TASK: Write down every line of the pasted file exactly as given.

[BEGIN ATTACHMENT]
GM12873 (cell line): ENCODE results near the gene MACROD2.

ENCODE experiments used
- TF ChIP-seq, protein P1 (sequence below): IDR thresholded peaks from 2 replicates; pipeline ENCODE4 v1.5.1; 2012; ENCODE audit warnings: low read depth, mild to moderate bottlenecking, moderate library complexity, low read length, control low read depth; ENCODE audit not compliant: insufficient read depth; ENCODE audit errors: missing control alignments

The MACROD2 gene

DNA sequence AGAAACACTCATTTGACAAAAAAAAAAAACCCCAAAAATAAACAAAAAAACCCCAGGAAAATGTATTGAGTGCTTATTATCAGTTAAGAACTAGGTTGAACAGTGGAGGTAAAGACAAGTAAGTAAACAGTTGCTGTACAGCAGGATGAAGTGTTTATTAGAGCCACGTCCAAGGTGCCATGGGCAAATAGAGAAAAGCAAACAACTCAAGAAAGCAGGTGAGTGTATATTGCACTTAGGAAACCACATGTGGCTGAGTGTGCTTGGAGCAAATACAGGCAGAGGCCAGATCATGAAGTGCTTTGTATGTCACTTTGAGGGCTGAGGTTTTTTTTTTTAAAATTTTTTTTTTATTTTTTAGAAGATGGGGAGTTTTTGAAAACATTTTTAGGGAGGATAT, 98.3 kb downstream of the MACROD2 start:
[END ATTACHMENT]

GM12873 (cell line): ENCODE results near the gene MACROD2.

ENCODE experiments used
- TF ChIP-seq, protein P1 (sequence below): IDR thresholded peaks from 2 replicates; pipeline ENCODE4 v1.5.1; 2012; ENCODE audit warnings: low read depth, mild to moderate bottlenecking, moderate library complexity, low read length, control low read depth; ENCODE audit not compliant: insufficient read depth; ENCODE audit errors: missing control alignments

The MACROD2 gene

DNA sequence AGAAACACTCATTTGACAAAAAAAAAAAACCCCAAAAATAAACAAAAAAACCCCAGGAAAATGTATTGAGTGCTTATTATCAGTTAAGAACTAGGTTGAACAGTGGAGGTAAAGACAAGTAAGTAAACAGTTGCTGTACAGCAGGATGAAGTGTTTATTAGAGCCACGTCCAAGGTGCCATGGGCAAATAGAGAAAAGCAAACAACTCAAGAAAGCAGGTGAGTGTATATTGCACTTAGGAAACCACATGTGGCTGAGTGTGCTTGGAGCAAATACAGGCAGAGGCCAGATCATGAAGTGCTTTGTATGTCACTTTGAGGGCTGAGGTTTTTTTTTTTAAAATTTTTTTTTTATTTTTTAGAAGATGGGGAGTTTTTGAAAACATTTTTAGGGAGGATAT, 98.3 kb downstream of the MACROD2 start: